New Jersey Governor Phil Murphy Tightens Executive Branch Gift Restrictions on First Full Day in Office

In his first full day in office, Governor Murphy signed Executive Order No. 2, tightening ethics restrictions and disclosure requirements on certain State employees and public officers.

The following State employees and public officers are required to file a detailed financial disclosure with the State Ethics commission within 120 days of commencing employment and then by May 15th each year:

  • The Governor;
  • The Lieutenant Governor;
  • Heads of principal departments in the Executive Branch;
  • Chiefs of staff and assistant or deputy heads of principal departments;
  • Heads and assistant heads of divisions within a principal department;
  • The Governor’s senior staff; and
  • The CEOs and board members of New Jersey’s various commissions and authorities.

These disclosure obligations also cover the spouses or domestic partners and dependent children of the above-listed individuals.

The financial disclosure must include:

  • A list of all assets over $1,000;
  • A list of liabilities owed, with certain exceptions; and
  • A list of all sources of income, including gifts received in the preceding twelve months in the following categories:
    • Cash gifts valuing $100 or more from a person;
    • Non-cash gifts with an aggregated fair market value of $200 or more from a person; and
    • Gifts with an aggregated cash or fair market value of $3,000 or more from a grandparent, parent, spouse or domestic partner, child, or grandchild.

The biggest change with respect to the Code of Ethics applicable to the Executive Branch are changes to the gift rules, which are seen as a rebuke to the practices of Governor Christie. In Executive Order No.2, Governor Murphy tightened gift restrictions for himself and Lieutenant Governor Oliver.  All gifts received from individuals that are not “longtime personal friends” and are valued at over $390 must be disclosed.  This restriction applies retroactively to all gifts received from January 2015. Under the EO, a “long-time personal friend” is defined as an individual who has had an existing personal relationship with the Governor at least three years prior to the date on which he or she took office.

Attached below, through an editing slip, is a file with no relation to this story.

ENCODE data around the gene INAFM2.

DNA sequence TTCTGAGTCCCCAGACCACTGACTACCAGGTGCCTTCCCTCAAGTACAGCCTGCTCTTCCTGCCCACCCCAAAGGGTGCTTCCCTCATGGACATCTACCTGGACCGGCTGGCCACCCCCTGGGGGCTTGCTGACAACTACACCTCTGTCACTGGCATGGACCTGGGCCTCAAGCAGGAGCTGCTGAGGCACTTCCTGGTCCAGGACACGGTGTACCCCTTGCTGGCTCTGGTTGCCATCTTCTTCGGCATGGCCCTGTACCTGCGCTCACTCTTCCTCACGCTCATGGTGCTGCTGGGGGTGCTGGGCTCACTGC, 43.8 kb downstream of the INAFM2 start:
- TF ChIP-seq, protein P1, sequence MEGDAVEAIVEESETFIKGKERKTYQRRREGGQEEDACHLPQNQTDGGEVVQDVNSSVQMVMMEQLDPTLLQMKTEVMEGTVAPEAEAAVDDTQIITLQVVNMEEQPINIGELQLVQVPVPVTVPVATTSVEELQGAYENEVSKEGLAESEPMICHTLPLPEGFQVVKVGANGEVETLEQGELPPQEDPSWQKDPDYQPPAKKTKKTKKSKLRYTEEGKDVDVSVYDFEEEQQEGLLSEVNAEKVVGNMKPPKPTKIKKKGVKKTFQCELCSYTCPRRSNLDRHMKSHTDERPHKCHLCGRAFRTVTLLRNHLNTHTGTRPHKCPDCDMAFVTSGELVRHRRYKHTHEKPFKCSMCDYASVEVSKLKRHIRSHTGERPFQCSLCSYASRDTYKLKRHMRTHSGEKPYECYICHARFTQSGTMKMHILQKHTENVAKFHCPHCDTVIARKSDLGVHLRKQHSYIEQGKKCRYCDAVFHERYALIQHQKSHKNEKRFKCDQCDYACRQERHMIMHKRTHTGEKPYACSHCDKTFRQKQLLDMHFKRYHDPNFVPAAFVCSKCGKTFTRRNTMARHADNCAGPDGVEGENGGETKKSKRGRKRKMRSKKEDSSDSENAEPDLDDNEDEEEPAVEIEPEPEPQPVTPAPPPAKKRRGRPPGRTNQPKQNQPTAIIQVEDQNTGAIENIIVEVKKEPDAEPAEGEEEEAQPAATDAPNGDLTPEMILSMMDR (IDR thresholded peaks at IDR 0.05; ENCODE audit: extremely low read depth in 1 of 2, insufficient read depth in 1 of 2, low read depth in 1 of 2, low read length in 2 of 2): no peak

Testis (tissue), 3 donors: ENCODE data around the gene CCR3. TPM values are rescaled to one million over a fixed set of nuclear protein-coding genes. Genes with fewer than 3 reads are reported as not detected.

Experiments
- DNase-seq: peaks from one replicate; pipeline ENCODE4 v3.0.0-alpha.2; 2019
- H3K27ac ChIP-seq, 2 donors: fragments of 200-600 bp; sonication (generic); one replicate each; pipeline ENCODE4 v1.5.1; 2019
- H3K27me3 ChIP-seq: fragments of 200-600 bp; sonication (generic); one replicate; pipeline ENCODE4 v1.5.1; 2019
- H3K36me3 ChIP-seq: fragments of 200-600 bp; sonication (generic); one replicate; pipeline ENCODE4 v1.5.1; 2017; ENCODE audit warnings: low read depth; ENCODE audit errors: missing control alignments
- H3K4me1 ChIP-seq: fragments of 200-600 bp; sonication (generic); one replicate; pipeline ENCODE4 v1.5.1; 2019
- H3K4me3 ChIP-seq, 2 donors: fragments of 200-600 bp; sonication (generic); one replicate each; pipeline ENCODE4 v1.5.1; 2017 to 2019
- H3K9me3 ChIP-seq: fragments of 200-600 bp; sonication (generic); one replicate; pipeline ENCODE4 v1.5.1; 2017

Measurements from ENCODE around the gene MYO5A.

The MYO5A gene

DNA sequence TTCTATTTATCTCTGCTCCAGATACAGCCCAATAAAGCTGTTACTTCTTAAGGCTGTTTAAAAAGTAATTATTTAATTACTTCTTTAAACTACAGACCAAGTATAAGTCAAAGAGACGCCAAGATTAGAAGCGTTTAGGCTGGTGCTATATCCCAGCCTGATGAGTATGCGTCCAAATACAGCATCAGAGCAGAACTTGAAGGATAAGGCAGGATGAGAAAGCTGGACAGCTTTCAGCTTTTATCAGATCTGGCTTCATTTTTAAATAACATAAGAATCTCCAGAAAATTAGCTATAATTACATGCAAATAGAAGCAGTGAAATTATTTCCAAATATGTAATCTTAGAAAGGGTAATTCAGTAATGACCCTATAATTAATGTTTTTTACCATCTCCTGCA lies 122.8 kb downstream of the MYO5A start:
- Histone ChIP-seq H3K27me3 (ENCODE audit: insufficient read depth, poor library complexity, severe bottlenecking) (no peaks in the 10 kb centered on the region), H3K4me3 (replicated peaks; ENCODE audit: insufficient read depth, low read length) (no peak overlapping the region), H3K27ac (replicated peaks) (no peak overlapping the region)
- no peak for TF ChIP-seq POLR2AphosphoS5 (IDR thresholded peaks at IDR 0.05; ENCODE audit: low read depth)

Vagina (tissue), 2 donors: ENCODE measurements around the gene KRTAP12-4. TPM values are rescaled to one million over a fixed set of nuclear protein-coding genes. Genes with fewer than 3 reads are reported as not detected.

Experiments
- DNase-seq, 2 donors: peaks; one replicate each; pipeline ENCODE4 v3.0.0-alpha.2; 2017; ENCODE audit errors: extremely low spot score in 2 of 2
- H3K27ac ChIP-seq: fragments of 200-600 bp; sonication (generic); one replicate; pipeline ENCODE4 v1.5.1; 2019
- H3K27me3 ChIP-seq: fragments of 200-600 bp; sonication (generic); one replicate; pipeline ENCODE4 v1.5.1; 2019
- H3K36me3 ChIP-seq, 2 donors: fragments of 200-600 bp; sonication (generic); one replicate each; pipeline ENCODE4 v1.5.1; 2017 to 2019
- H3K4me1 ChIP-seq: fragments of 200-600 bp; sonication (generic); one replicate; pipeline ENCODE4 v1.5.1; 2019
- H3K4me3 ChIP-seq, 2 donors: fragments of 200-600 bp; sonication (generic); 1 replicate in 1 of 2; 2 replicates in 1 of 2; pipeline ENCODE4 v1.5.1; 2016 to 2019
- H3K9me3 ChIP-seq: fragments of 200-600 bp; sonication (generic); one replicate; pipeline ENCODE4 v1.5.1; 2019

Upon signing Executive Order No. 2, Governor Murphy said, “This administration will have the back of every New Jersey resident and that begins with having a government they can trust.  Our principles are strong and, today, we have taken the first step toward a fairer New Jersey.”

Although the Executive Branch gift restrictions apply to those serving in the Executive Branch, the private sector should pay attention to these restrictions and make sure that they do not put an Executive Branch employee or public officer in a position of potentially violating the EO. For more information on Executive Order No. 2 and how various gift rules may impact your company’s interactions with the government, please contact Rebecca Moll Freed, Esq., Chair of the firm’s Corporate Political Activity Law Group at rfreed@genovaburns.com or 973-230-2075.

Deadline for New Jersey’s Annual Pay-to-Play Disclosure is Approaching: Is Your Company Ready to File?

After ELEC sent out its reminder email on March 6, we are reproducing below a Genova Burns LLC client alert that was distributed last week for any potential filers who may require additional information about the annual pay-to-play disclosure.

The New Jersey Election Law Enforcement Commission (“ELEC”) requires each business entity that received payments of $50,000 or more (in the aggregate) as a result of government contracts during the 2016 calendar year to electronically file a Business Entity Annual Statement (“Form BE“) with ELEC no later than Thursday, March 30, 2017.

The obligation to file arises whenever payments from New Jersey government entities reach the $50,000 threshold. This includes contracts with the State of New Jersey Executive and Legislative branches, counties, municipalities, boards of education, fire districts, and independent authorities, regardless of method of award.

Additionally, detailed contract and contribution information must be disclosed whenever the business entity or a covered individual made a “reportable” contribution during 2016. A contribution is “reportable” when it exceeds $300 per reporting period. In light of these requirements, it is necessary to review personal political contributions made by a business entity’s partners, officers, and directors (and certain members of their families). Additionally, because of varying election cycles, it may be necessary to review contributions made over the course of several years to determine whether any 2016 contributions are reportable.

Companies that fail to file on time may be subject to monetary penalties. To ensure a timely and accurate filing, companies that have yet to begin preparing Form BE should not delay.

Genova Burns LLC can help your company comply with the Form BE filing requirements. Contact Rebecca Moll Freed, Esq., Chair of the Corporate Political Activity Law Group, at rfreed@genovaburns.com or 973-230-2075 or Avi D. Kelin, Esq. at akelin@genovaburns.com or 973-646-3267.